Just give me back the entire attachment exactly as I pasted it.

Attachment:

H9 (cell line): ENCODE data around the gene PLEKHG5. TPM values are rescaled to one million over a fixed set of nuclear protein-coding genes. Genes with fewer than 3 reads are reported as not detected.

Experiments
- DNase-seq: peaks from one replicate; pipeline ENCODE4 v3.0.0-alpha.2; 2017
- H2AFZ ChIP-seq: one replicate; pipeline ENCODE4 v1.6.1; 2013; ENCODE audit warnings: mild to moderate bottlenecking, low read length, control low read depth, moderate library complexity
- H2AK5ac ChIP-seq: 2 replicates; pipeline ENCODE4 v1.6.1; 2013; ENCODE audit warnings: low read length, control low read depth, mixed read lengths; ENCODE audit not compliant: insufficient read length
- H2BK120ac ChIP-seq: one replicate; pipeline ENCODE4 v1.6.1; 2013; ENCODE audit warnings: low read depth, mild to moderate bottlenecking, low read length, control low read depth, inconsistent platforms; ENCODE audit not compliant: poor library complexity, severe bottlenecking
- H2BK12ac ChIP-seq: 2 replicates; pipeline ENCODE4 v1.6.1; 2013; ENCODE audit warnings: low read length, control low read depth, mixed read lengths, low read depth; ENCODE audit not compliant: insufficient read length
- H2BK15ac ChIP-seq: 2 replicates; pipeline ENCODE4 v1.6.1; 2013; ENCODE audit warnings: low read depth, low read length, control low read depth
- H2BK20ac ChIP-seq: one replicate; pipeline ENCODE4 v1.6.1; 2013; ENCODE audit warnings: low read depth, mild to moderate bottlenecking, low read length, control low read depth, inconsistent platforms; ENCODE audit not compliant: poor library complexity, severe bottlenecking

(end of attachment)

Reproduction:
H9 (cell line): ENCODE data around the gene PLEKHG5. TPM values are rescaled to one million over a fixed set of nuclear protein-coding genes. Genes with fewer than 3 reads are reported as not detected.

Experiments
- DNase-seq: peaks from one replicate; pipeline ENCODE4 v3.0.0-alpha.2; 2017
- H2AFZ ChIP-seq: one replicate; pipeline ENCODE4 v1.6.1; 2013; ENCODE audit warnings: mild to moderate bottlenecking, low read length, control low read depth, moderate library complexity
- H2AK5ac ChIP-seq: 2 replicates; pipeline ENCODE4 v1.6.1; 2013; ENCODE audit warnings: low read length, control low read depth, mixed read lengths; ENCODE audit not compliant: insufficient read length
- H2BK120ac ChIP-seq: one replicate; pipeline ENCODE4 v1.6.1; 2013; ENCODE audit warnings: low read depth, mild to moderate bottlenecking, low read length, control low read depth, inconsistent platforms; ENCODE audit not compliant: poor library complexity, severe bottlenecking
- H2BK12ac ChIP-seq: 2 replicates; pipeline ENCODE4 v1.6.1; 2013; ENCODE audit warnings: low read length, control low read depth, mixed read lengths, low read depth; ENCODE audit not compliant: insufficient read length
- H2BK15ac ChIP-seq: 2 replicates; pipeline ENCODE4 v1.6.1; 2013; ENCODE audit warnings: low read depth, low read length, control low read depth
- H2BK20ac ChIP-seq: one replicate; pipeline ENCODE4 v1.6.1; 2013; ENCODE audit warnings: low read depth, mild to moderate bottlenecking, low read length, control low read depth, inconsistent platforms; ENCODE audit not compliant: poor library complexity, severe bottlenecking